250 lobby for their schools at budget hearing


More than 250 people turned out last night to lobby for their local schools at a public hearing on the proposed capital budget for county schools for next year.

More than 90 people wore stickers that proclaimed, "I support Southern Middle." Some carried signs supporting Ridgewood Elementary. Members of other contingents pleaded on behalf of other schools.

Several times, after a speaker asked his or her supporters to stand, groups of 20 to 30 rose to their feet.

The school board is to act on Superintendent Carol S. Parham's $36.6 million capital wish list at its Oct. 5 meeting, and more changes may occur before the budget is presented to county officials in March.

The board is debating the capital budget now because Oct. 15 is the deadline to apply for state money for capital projects. Dr. Parham proposes to ask the state for about $7.5 million of the proposed capital budget.

Jon Sherbun, chairman of the Greater Crofton Community Based Schooling Committee, asked the board to use for a new West County high school $2.7 million in waiver fees earmarked for a new Crofton middle school. "There is no proposed school capital project that would relieve overcrowding for more students than the building of the West County high school," he said.

Jean Meeks, whose daughter is a sixth-grader at Southern Middle School in Lothian, said, "Southern Middle School is now the most severely overcrowded middle school in Anne Arundel County." Overcrowding compromises safety in hallways and stairways between classes, she said. Lunch is served continuously from 10:21 a.m. until 1:41 p.m., and some students have five straight classes before a lunch break.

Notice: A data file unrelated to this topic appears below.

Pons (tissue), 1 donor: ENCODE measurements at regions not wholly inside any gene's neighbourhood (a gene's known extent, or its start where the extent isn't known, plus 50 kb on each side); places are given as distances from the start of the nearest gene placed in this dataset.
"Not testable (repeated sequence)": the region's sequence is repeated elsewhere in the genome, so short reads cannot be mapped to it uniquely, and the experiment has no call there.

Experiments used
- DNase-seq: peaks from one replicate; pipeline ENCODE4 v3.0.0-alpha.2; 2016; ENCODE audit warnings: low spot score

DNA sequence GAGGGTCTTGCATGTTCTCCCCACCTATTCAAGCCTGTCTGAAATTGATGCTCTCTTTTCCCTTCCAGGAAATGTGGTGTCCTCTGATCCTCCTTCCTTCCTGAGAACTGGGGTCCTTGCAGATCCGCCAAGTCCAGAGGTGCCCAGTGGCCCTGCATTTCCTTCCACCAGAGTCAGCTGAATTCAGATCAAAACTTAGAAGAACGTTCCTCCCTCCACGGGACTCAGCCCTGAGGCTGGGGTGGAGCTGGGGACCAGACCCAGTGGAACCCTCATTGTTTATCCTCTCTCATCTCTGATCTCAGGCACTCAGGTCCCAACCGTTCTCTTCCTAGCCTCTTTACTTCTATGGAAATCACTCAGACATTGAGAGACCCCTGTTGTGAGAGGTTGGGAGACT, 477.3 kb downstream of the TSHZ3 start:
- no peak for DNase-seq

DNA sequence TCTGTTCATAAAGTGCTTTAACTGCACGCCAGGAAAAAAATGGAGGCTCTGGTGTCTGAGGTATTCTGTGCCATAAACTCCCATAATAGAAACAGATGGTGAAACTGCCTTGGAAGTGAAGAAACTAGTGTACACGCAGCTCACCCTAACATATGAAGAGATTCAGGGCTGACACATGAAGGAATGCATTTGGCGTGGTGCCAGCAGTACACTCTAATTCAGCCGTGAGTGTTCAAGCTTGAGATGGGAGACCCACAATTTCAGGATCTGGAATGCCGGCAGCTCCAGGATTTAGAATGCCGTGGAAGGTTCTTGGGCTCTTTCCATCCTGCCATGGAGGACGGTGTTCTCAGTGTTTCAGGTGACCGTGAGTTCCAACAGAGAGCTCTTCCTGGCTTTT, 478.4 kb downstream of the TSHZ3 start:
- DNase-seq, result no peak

Sharon Whitmore, vice president of the Brooklyn Park/Lindale PTA, asked the board to designate money for middle schools in the North County. "Other areas have had middle schools for years," she said.

Tasha Samonisky, 7, a second-grader at Ridgeway Elementary in Severn, asked the board for money for renovations at her school. She recalled an awards assembly last year, when temperatures in the multi-purpose room, which is not air conditioned, exceeded 100 degrees.

"It felt like it was 200 degrees," she said. "Please give us money so that my school may be better. Thank you."

Her father, Allan Samonisky, said the school's leaky roof causes water to collect in light fixtures, and portable classrooms have no plumbing.

"No one should have to be exposed to these conditions," he said.

In other business last night, the board:

* Approved a labor contract with the American Federation of State, County and Municipal Employees.

* Approved the creation at North County High School of a pilot program designed to ease students' transition from school to the workplace.

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